First Christian Church Disciples of Christ leader and REACH founder, Tim Dayton of Roanoke, Virginia, died in his sleep Monday after battling stage 4 pancreatic cancer for more than a year. He was 66.
“Our dad passed away last night at 11 PM. He was not in pain or confused; he simply went to sleep and then did not wake up,” his daughter Robyn Dayton wrote in a statement published on Caring Bridge Tuesday.
“We, his family, were sitting around his bed-sharing memories and laughing as he slept. The last sounds he was surrounded by were those of family, humor, and love. We miss him fiercely but are so grateful that the final phase of his cancer was not prolonged. It is a gift to know that he is not in pain or anticipating pain any longer.”
Pastor Dayton revealed on the Caring Bridge platform last month that two months after celebrating his 65th birthday in February 2020, he learned of his advanced cancer.
“On February 19th, 2020 I went out to dinner with friends to celebrate my 65th birthday. That night I suffered severe stomach pains,” he wrote. “Two months later and weighing 45 pounds less, I was diagnosed with Stage IV Pancreatic Cancer. I knew that it was serious when it only took three days for Social Security to qualify me for full disability.”
After a year of unsuccessful treatments, the beloved pastor was placed under hospice care until he slipped away peacefully Monday night.
“In the last twelve months we have worked with oncology and taken advantage of all the chemo and radiation protocols that I qualified for, tried several surgeries, worked with a functional medicine doctor through special diets, supplements and IV’s,” he wrote last month. “And now I am officially under Hospice care (they are great by the way), and all my medical costs are covered.”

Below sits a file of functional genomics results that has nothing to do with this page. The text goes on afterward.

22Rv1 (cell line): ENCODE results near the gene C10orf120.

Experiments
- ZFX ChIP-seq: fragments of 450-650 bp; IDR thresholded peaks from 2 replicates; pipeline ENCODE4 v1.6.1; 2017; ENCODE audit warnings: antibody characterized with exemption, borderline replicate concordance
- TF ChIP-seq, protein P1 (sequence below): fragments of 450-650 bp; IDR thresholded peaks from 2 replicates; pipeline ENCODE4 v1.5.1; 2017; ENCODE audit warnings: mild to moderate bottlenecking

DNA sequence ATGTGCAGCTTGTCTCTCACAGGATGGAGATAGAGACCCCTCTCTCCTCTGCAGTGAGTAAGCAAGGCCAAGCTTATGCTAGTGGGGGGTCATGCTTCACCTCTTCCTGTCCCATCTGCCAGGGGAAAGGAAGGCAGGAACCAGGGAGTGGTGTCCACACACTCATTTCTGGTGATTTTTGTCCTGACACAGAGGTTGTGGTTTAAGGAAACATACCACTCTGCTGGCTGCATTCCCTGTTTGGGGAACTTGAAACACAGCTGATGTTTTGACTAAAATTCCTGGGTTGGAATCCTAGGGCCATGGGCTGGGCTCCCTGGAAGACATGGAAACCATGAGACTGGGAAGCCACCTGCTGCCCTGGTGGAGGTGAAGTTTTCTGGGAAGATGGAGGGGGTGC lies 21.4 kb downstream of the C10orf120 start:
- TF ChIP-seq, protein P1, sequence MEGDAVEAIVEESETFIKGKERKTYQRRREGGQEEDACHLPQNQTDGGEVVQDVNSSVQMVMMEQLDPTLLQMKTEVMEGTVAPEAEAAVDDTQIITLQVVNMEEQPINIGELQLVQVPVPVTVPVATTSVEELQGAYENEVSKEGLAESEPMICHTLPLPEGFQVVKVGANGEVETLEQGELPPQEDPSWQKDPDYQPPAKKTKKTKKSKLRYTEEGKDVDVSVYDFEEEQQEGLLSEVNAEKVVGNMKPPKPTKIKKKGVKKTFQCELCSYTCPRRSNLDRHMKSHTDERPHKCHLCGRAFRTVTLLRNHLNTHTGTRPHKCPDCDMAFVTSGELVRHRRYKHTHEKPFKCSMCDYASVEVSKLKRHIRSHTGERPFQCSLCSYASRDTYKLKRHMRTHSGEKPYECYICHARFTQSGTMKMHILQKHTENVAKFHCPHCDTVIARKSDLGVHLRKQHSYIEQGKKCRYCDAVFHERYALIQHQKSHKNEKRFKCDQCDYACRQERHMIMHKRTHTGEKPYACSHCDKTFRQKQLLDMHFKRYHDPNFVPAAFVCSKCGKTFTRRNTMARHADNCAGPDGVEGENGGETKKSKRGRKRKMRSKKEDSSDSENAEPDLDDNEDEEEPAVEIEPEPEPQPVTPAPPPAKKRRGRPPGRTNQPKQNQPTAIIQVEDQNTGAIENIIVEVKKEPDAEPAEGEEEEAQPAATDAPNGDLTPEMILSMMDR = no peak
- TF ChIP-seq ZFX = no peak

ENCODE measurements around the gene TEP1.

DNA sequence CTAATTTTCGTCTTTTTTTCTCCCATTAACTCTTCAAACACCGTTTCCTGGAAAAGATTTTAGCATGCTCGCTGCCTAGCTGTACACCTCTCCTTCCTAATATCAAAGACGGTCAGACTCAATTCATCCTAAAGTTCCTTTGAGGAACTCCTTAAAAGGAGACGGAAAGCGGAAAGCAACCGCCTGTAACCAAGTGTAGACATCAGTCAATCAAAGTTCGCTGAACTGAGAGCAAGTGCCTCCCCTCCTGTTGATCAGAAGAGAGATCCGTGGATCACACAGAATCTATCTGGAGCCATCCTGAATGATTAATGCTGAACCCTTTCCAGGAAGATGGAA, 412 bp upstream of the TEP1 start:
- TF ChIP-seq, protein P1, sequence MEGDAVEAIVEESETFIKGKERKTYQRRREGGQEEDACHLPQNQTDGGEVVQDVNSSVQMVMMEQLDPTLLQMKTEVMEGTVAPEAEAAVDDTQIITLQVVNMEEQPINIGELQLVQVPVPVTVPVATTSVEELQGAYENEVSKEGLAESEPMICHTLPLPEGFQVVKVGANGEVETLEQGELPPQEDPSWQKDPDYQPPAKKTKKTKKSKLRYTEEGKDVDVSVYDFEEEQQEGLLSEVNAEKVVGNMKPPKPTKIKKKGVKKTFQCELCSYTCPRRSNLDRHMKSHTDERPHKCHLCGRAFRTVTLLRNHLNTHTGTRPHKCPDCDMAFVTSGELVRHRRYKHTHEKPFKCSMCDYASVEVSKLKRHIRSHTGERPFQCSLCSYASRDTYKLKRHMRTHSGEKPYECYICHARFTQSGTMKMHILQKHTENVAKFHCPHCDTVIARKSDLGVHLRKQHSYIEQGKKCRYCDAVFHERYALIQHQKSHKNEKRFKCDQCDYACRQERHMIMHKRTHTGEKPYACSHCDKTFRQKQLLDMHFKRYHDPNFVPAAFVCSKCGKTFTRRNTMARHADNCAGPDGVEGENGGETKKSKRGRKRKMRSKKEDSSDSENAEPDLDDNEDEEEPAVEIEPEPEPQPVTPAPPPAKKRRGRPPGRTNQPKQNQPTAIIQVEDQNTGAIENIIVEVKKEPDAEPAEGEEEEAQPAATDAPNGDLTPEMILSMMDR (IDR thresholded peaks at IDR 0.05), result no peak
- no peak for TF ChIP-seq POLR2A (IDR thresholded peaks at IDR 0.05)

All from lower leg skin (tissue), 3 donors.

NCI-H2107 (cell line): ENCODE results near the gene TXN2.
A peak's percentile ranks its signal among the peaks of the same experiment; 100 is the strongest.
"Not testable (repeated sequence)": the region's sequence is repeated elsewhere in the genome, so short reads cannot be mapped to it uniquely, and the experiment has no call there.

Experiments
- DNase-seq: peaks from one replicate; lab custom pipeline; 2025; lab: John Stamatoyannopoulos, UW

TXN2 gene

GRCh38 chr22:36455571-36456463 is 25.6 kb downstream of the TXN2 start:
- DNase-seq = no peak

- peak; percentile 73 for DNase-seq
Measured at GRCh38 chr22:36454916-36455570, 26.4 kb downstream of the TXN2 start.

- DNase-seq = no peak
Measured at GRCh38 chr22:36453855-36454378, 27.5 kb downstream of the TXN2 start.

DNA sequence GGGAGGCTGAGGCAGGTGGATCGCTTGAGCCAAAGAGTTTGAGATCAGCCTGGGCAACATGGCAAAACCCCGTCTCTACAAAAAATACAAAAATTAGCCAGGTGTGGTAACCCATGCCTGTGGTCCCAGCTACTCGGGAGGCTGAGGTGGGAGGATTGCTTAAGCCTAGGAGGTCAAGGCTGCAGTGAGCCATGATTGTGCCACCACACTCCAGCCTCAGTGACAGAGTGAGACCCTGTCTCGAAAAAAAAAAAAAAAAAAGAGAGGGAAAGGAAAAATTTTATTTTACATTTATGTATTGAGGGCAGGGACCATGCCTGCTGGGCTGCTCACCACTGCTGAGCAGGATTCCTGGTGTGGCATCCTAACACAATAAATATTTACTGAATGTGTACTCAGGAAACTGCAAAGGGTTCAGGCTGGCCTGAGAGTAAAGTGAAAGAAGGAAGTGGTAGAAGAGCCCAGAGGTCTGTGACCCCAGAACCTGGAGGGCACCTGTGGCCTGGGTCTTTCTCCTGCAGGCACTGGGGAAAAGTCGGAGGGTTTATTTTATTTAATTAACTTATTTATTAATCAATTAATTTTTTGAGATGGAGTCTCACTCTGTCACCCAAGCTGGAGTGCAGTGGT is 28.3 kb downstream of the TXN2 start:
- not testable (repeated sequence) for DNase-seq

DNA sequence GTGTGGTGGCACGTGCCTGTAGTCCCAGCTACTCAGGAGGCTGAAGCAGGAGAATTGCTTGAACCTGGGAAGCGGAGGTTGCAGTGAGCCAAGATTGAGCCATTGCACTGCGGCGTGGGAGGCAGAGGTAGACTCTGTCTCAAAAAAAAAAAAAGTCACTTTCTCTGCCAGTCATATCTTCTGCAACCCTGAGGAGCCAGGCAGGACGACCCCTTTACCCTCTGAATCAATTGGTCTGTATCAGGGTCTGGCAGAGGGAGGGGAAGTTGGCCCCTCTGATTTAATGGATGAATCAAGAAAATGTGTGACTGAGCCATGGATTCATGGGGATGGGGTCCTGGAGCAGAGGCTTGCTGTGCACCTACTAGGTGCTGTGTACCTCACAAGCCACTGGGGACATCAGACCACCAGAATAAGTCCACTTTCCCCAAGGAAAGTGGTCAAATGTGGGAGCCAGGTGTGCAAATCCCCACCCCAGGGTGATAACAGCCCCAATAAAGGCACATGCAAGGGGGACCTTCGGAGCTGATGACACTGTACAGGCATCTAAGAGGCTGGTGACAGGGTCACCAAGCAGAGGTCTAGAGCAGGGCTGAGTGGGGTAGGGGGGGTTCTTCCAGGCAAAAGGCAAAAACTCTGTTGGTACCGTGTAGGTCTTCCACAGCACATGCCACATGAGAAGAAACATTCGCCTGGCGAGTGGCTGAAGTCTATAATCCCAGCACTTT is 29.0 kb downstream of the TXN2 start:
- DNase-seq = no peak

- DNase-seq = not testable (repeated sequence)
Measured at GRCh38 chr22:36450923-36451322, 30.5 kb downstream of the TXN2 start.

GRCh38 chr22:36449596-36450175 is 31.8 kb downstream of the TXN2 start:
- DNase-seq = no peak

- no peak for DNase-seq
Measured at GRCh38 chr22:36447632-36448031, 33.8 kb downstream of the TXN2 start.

His daughter further explained that the family would not celebrate his life with a memorial service at his request and shared a statement of his wishes he wrote before he died.
“I have always said that at the end of the day we each want to go to sleep knowing that we’ve made a difference. And as I reflect back on my life, I see this current phase as both a continuation of that wisdom and a recognition that it will be others who go on making that difference. This has led me to plan a celebration of life, not my life, but a celebration of all life and more importantly a celebration of what we’re collectively doing to make life the best it can be for as many beings as possible,” the late pastor wrote.
“To give everyone an opportunity to celebrate life, in lieu of a funeral, and regardless of where things are with my health this fall, we are planning a Day of Service in Roanoke on October 23, 2021. This day of service will be organized by REACH and all are invited to participate in activities taking place in Roanoke, or if you can’t be in Roanoke, to serve others from wherever you are.”
REACH is an umbrella organization for five programs, including Summer Service Camp, Alternative Breaks, Neighborhood Revitalization Projects, Community Connections, and Corporate Volunteering in Roanoke.
Through these programs, the nonprofit founded by Dayton in 2010 has been working to restore hope, alleviate loneliness and empower individuals by bringing people together to transform homes, lives and communities.
Rev. Jim Rivers, who served as pastor at First Christian Church for more than 30 years before Dayton, told The Roanoke Times that the late pastor left behind a legacy of great love and compassion.
“There was a connection between First Christian and REACH when its young members would stay at the church building during their summer visits. We ordained him at the church itself, and he pastored it for the past three years,” Rivers said.
“He believed in working ministry. He would be one that would say, ‘I’ll show you my faith by my work.’”
Brad Stephens, who Dayton selected as the next executive director for REACH, told the publication that homes rehabilitated through REACH are tangible results of Dayton’s efforts.
“He was always willing to meet people where they are. He would take the time to meet with anyone and learn their story,” Stephens said. “He was able to combine this compassion with his internal drive and passion to create a better world to touch so many lives in Roanoke and beyond.”